While out to lunch with a friend of mine a few weeks ago, we began talking about her past school year as a teacher.
She said something so interesting: “I’m not sure I will always do my morning meeting this way -- I guess it’s just how I started doing them, but it really doesn’t work well at all…”
I nodded quietly and listened as she continued on about her year, and all the mistakes and regrets she had.
Finally, I couldn’t hold back anymore. I asked her,
“What are you proud of this year? What did you do this year that makes you feel joyful and happy?”
She sat quietly for a few minutes, stirring these words around in her head.
I dared not break the silence, after asking such a question.
Then, she started slowly: “Well… I’m really happy I did more with parent involvement this year. Every parent came to my classroom at least once, and I’ve never done that before…”
Suddenly, the floodgates had opened. Her wins and success from the year poured from her like Niagra Falls. She has so much to share and so much be proud of.
I watched intently as her body language shifted. She sat up and her hands moved as she demonstrated different activities. Her eyes lit up when she spoke about her coffee outing with a new colleague at work that she became close with… and so much more.
When she finished, she looked up and said, “Thank you! I needed that!”
“It’s important to learn from our mistakes, and it’s important to ask for feedback” I said. “And yet it’s equally important to honor our successes and the commitments we’ve made and honored.”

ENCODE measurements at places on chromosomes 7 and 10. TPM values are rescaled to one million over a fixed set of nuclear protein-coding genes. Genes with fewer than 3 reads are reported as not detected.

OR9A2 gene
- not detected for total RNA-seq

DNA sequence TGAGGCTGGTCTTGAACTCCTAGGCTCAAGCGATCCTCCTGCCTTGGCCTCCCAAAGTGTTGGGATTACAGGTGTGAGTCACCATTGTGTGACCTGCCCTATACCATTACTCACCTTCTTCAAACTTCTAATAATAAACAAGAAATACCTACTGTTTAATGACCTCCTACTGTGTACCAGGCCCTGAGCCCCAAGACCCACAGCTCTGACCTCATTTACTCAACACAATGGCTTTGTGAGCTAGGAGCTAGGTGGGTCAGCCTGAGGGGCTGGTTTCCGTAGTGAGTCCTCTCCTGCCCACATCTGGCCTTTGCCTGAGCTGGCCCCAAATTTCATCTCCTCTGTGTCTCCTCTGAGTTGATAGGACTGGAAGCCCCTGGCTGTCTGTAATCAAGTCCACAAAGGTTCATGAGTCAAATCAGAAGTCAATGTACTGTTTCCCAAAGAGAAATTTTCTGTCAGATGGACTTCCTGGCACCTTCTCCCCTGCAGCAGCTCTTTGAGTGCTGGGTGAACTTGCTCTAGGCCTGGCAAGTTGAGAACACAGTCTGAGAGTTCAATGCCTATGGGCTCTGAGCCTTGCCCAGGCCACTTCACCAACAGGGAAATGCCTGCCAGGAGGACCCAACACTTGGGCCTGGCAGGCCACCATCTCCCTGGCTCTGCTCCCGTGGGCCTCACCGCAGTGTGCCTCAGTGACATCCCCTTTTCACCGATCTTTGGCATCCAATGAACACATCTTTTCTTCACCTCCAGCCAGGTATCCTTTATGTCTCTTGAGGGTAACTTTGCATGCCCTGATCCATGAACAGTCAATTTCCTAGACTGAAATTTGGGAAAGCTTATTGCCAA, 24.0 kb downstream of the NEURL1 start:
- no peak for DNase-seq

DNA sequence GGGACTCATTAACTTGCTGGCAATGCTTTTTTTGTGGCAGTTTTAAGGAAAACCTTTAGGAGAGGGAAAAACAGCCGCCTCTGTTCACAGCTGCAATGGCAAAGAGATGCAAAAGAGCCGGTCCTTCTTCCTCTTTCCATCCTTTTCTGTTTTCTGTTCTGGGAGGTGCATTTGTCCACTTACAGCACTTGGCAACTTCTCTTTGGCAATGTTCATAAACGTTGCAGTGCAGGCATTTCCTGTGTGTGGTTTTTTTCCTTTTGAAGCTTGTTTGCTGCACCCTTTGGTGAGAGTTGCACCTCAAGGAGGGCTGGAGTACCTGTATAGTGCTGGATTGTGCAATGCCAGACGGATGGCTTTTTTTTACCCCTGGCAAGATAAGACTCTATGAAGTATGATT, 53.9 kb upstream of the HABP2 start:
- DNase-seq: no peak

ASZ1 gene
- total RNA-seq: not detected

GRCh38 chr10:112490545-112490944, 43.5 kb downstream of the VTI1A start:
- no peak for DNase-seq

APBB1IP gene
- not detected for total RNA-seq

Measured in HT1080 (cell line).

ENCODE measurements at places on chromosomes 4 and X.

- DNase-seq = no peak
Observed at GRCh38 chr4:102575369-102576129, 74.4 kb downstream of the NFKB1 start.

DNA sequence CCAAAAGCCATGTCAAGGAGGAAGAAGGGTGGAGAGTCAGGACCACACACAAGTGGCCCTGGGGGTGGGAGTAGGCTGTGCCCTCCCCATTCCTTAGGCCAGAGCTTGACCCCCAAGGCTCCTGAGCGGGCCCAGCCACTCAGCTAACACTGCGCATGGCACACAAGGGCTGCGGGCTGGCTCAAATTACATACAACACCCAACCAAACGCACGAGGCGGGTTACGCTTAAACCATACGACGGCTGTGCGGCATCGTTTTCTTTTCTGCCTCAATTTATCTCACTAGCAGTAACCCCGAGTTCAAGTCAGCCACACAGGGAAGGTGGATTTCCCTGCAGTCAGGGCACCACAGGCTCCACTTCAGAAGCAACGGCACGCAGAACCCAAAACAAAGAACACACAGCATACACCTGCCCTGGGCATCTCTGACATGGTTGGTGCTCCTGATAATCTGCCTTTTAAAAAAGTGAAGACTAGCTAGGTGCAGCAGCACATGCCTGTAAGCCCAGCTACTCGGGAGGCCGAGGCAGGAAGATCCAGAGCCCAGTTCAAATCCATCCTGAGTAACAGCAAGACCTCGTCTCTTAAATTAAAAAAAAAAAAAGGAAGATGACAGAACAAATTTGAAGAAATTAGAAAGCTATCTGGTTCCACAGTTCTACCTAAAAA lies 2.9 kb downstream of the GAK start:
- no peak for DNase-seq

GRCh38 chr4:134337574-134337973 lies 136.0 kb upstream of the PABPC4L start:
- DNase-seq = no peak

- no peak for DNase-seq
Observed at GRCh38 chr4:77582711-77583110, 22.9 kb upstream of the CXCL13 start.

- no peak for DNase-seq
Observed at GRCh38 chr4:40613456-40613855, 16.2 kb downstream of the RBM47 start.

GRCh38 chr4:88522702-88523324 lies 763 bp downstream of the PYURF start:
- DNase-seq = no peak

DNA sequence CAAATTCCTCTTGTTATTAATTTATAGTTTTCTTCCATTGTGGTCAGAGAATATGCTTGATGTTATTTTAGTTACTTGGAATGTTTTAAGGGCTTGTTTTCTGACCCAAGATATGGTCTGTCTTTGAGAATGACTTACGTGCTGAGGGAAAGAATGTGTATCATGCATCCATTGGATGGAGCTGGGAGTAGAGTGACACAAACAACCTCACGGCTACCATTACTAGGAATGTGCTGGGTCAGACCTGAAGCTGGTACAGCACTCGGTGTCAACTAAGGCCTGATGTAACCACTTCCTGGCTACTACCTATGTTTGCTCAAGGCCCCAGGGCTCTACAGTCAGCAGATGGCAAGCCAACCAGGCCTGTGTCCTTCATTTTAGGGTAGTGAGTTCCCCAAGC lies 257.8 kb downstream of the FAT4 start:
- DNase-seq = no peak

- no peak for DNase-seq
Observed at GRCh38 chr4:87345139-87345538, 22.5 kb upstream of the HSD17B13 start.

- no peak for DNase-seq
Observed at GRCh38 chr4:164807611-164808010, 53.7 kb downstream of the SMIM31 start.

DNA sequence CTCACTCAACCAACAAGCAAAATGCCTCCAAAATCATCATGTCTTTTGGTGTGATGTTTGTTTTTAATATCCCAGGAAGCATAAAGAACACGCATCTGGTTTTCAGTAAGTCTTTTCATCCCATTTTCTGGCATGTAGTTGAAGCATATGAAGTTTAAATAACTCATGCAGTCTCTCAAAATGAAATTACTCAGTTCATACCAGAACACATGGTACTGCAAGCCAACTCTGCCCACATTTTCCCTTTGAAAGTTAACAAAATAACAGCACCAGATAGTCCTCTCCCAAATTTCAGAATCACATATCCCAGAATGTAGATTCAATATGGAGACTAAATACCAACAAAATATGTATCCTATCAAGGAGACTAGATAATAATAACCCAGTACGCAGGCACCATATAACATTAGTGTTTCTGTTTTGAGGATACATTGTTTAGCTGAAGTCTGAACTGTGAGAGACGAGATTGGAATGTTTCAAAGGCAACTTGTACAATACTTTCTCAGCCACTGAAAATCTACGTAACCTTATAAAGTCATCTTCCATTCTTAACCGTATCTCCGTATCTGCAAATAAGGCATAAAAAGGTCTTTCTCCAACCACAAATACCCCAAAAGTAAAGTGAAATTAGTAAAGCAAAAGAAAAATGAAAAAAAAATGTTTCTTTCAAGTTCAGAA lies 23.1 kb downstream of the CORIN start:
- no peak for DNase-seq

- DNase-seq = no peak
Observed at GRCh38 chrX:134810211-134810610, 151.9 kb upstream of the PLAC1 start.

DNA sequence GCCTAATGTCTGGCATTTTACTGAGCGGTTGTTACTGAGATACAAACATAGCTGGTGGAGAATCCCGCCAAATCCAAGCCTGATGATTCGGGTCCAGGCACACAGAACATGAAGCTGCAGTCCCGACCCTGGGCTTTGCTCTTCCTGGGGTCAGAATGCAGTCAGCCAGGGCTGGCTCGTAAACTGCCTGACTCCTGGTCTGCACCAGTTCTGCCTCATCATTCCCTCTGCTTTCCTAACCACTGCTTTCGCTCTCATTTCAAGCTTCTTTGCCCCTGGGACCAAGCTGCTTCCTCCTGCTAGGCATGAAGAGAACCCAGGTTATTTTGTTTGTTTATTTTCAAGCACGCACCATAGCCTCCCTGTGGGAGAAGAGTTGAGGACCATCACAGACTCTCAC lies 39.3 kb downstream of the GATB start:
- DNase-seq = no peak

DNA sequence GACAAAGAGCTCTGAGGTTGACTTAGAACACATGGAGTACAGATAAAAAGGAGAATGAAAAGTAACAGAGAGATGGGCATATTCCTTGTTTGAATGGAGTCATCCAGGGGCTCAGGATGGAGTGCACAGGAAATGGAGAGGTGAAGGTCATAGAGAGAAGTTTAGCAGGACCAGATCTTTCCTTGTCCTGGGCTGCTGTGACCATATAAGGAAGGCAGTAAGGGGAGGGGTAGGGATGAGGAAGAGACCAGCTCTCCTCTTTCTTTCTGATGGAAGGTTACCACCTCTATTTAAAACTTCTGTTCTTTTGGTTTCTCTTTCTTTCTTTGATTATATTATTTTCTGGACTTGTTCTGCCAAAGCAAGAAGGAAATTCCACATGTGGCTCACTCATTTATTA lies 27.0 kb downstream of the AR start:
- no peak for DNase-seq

It’s critical for teachers to reflect on their year. If not, their memories of the year just remain as a bunch of loose ends and random work that doesn’t carry continued meaning for everyone on the team.
I learned so much from listening to this teacher share her wins! I was able to see how far she stretched herself and it was truly inspiring.
Sometimes we look and dig for inspiration and ways to motivate our teachers.
But really, it’s right there in our school building.
Every teacher has a powerful story and a unique journey to share.
To help you find those stories, I’ve compiled a list a twenty great questions to ask your teachers at your final reflective meeting.
Set aside enough time for your teachers to dig into each question and answer it thoughtfully. In addition, make the time for them to collaborate and share their responses with each other.
Here are some ideas on how you can help your teachers get the most out of this exercise:
- Teachers can swap questions with another teacher and read each other’s answers to learn from one another .
- You can group teachers in small pods and ask them to reflect together on what they wrote. Then, allow one member from each pod to share a story from their group with the rest of school.
- Take the time as a director to fill out these questions and share some of the answers with your teachers.
- Some of you artistic staff can create an art panel or story board that documents what everyone learned this year. You can hang it up in the hallway as a reminder for everyone when they return in September.